Reporting Tim Kephart
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MIAMI (CBSMiami) – It’s taken seven years of hard work and a little help from a documentary film maker, but Tuesday night at Marlins Park, Adam Greenberg finally got his one at bat in the Major Leagues.
Although he struck out in three pitches, Greenberg told CBS4 Sports Anchor Jim Berry that although the at-bat was quick, the memory will last a lifetime.
Greenberg’s story started more than seven years ago on July 9, 2005. Greenberg had just been called up to the majors by the Chicago Cubs, who were playing the then-Florida Marlins. Greenberg stepped into the batter’s box and on the first pitch was hit in the head by pitcher Valerio De Los Santos.
Greenberg suffered from vertigo after the incident, but vowed that one day he would make it back to the show. But, despite his best efforts, Greenberg could never make it higher than Double-A in the minor leagues.
But after a documentary filmmaker started pushing a “one at bat” campaign, it went viral on the Internet and the Marlins decided to step in.
Last week, the Marlins announced it would sign Greenberg to a one-day contract so he could get his one at-bat, seven years later. Greenberg’s salary will be donated to charity in exchange for the at-bat. For the Marlins, it’s a bit of good publicity at the end of a miserable season.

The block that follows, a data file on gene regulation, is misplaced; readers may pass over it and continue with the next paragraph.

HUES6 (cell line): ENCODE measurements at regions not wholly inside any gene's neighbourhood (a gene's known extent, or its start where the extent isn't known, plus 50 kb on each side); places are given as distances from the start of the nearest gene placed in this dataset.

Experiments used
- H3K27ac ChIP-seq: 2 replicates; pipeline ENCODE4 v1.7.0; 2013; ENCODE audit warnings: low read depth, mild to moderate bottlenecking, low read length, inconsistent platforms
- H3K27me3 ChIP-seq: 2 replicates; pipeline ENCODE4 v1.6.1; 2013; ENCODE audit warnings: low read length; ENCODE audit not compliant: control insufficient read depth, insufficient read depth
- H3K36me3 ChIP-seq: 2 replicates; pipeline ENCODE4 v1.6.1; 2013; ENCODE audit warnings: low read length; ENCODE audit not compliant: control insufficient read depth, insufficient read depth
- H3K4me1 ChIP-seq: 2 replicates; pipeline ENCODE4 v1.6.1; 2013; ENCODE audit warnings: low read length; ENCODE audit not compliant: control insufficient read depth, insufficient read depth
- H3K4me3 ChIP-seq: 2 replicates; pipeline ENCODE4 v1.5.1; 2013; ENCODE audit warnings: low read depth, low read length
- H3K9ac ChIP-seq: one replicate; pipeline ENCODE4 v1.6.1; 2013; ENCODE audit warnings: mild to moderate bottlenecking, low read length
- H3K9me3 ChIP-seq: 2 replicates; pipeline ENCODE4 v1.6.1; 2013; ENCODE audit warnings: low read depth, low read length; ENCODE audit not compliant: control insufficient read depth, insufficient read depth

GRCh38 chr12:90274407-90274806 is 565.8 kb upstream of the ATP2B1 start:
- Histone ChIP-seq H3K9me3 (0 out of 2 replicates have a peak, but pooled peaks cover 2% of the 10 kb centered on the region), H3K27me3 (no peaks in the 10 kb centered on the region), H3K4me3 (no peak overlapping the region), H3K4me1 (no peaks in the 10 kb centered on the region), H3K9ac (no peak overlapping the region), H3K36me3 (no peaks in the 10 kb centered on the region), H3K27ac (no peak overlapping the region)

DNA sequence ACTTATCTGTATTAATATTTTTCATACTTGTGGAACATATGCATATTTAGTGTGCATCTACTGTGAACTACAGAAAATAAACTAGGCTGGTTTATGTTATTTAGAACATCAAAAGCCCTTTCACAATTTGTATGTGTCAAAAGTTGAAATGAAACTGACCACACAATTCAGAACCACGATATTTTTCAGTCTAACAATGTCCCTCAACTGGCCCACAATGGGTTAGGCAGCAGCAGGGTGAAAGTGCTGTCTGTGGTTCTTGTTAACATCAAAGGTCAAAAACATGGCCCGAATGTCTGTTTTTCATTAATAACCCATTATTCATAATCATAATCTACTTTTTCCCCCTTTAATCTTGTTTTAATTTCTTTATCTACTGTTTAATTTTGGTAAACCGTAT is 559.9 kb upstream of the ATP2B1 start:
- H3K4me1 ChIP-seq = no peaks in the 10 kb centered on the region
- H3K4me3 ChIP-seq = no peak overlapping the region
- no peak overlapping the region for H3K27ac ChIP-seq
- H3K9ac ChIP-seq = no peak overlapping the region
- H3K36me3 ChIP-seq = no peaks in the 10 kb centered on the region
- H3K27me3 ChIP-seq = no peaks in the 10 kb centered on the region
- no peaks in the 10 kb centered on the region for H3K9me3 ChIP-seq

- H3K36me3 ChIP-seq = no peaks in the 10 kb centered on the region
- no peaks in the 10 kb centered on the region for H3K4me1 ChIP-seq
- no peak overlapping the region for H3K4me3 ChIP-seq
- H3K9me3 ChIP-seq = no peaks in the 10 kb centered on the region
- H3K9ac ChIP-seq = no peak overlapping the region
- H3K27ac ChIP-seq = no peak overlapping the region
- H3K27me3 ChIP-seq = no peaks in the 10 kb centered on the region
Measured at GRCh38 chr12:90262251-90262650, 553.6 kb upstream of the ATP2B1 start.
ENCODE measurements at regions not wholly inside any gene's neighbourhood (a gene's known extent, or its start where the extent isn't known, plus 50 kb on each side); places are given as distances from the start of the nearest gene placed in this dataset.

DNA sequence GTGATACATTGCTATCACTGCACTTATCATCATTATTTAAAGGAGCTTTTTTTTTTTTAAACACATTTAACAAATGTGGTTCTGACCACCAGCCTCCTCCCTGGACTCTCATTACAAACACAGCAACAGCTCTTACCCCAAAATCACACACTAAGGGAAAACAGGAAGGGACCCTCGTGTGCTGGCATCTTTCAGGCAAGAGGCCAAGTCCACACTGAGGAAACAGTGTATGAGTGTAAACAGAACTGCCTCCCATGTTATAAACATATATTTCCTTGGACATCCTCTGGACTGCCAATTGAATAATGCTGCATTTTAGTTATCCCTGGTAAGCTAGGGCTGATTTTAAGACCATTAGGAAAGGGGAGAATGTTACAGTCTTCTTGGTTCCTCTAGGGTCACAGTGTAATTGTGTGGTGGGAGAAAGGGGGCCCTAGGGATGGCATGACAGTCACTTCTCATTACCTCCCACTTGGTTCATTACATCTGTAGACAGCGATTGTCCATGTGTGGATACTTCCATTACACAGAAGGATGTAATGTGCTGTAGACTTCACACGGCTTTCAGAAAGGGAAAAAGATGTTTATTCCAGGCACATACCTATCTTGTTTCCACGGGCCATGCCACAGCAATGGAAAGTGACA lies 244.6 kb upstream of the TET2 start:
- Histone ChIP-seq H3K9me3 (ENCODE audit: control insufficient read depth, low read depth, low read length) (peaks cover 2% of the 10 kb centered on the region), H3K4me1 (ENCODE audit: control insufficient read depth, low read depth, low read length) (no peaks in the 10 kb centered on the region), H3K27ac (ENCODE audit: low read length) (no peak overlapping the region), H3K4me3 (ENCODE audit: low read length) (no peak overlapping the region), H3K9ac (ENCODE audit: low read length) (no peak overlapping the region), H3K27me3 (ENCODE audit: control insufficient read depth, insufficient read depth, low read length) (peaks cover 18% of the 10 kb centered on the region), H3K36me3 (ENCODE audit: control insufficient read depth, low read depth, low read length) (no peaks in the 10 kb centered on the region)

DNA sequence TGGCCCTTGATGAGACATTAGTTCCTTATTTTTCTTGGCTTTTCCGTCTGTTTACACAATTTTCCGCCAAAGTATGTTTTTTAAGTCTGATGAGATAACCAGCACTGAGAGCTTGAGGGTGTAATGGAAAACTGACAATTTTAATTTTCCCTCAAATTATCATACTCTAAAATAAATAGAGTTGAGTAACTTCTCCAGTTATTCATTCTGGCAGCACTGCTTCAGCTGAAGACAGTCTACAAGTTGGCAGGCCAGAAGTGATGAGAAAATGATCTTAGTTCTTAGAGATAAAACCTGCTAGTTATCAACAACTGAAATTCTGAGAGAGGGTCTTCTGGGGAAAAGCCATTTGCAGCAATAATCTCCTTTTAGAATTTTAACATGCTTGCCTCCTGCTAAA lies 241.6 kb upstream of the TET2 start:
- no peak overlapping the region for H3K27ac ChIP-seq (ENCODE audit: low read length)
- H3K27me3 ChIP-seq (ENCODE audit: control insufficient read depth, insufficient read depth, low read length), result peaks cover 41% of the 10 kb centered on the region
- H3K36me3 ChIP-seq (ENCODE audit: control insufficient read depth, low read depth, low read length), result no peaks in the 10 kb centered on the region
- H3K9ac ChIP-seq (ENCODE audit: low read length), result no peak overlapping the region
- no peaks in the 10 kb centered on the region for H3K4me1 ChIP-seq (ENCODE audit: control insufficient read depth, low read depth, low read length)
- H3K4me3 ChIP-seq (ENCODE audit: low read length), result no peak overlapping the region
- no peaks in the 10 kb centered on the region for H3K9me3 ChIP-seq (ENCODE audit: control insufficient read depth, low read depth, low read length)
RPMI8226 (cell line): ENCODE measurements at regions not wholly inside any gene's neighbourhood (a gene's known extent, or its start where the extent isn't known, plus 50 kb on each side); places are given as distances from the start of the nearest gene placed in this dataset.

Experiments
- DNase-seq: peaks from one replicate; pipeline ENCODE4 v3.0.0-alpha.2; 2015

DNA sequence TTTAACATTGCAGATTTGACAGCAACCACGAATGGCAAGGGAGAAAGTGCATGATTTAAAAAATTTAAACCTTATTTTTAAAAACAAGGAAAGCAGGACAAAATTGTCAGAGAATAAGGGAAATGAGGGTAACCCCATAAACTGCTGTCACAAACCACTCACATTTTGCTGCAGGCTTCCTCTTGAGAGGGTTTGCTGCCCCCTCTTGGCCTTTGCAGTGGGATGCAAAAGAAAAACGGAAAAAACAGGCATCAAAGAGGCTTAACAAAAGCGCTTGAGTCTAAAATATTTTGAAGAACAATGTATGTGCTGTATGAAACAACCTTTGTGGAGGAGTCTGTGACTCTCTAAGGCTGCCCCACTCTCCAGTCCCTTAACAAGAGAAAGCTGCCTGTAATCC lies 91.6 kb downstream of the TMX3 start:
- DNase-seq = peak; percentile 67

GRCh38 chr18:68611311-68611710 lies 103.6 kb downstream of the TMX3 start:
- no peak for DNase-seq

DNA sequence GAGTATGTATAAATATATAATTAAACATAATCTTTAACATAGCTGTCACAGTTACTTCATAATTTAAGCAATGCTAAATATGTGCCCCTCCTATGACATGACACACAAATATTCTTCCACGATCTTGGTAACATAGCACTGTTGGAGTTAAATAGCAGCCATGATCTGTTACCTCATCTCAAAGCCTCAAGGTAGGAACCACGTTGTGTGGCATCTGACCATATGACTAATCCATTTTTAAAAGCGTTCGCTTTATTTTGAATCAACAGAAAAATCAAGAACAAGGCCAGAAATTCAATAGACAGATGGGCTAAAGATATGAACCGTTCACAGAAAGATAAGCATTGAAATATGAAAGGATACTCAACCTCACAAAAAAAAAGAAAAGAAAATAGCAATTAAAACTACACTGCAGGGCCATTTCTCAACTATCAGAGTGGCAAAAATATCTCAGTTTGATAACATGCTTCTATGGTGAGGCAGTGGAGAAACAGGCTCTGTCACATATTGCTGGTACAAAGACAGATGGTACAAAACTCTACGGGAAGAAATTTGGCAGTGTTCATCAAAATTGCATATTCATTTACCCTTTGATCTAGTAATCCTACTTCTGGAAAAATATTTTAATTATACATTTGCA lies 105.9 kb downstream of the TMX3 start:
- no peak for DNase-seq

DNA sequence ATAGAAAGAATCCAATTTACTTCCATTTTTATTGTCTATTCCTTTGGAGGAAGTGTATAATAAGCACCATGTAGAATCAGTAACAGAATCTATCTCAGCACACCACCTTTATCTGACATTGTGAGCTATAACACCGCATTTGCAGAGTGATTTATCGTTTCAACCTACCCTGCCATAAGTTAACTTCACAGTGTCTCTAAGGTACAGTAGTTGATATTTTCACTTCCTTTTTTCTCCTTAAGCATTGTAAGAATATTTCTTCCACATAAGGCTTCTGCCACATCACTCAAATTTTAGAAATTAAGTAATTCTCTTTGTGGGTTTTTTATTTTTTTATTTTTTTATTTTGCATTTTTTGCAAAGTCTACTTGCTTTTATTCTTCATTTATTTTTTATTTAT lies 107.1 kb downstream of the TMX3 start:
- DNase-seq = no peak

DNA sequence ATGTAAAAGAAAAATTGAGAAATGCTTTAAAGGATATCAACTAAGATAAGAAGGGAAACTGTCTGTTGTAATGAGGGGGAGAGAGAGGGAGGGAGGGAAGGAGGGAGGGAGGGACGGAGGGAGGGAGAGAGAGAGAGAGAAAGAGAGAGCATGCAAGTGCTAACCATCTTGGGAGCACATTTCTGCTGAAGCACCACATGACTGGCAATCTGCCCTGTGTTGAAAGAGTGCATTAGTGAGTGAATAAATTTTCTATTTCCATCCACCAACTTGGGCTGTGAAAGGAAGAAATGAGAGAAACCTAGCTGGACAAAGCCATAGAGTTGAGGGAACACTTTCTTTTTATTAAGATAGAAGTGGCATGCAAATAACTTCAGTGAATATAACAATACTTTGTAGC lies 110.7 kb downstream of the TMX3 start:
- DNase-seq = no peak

Greenberg tweeted Tuesday morning that he signed his contract at noon and shortly after, the Marlins held a press conference.
“I think it’s good for the kid,” Marlins manager Ozzie Guillen. “We decided to do it and people have to respect what we’re going to do with the kid. I think it’s a positive. I don’t think it’s going to kill anything to get the kid an at-bat.”
The Marlins won with 11 inning rout 4-3 against the Mets Tuesday night, and Mets manager Terry Collins said he supported Miami’s decision with regards to Greenberg.
“I think it’s a wonderful story,” Collins said. “I think it’s a great story for this guy to come up with all that he’s been through to try to fight back, all of the things he’s had to endure, it’s going to be a great story. Unfortunately, he’s going to have to face R.A. (Dickey).”
Dickey is the Mets’ ace pitcher this season and throws a mean knuckleball. He’s 20-6 on the season with a 2.69 ERA. Tuesday is his final chance to make a case for the Cy Young Award. Collins said he doesn’t expect Dickey to go easy on Greenberg.
“I don’t think that’s part of the deal,” Collins said. “I just think it’s about him saying, ‘hey, I’ve worked so hard to get here the first time and to have it taken away from me in such a fast instant to get back in the batter’s box to say I’ve worked hard enough to get back here again.’”
(TM and © Copyright 2012 CBS Radio Inc. and its relevant subsidiaries. CBS RADIO and EYE Logo TM and Copyright 2012 CBS Broadcasting Inc. Used under license. All Rights Reserved. This material may not be published, broadcast, rewritten, or redistributed. The Associated Press contributed to this report.)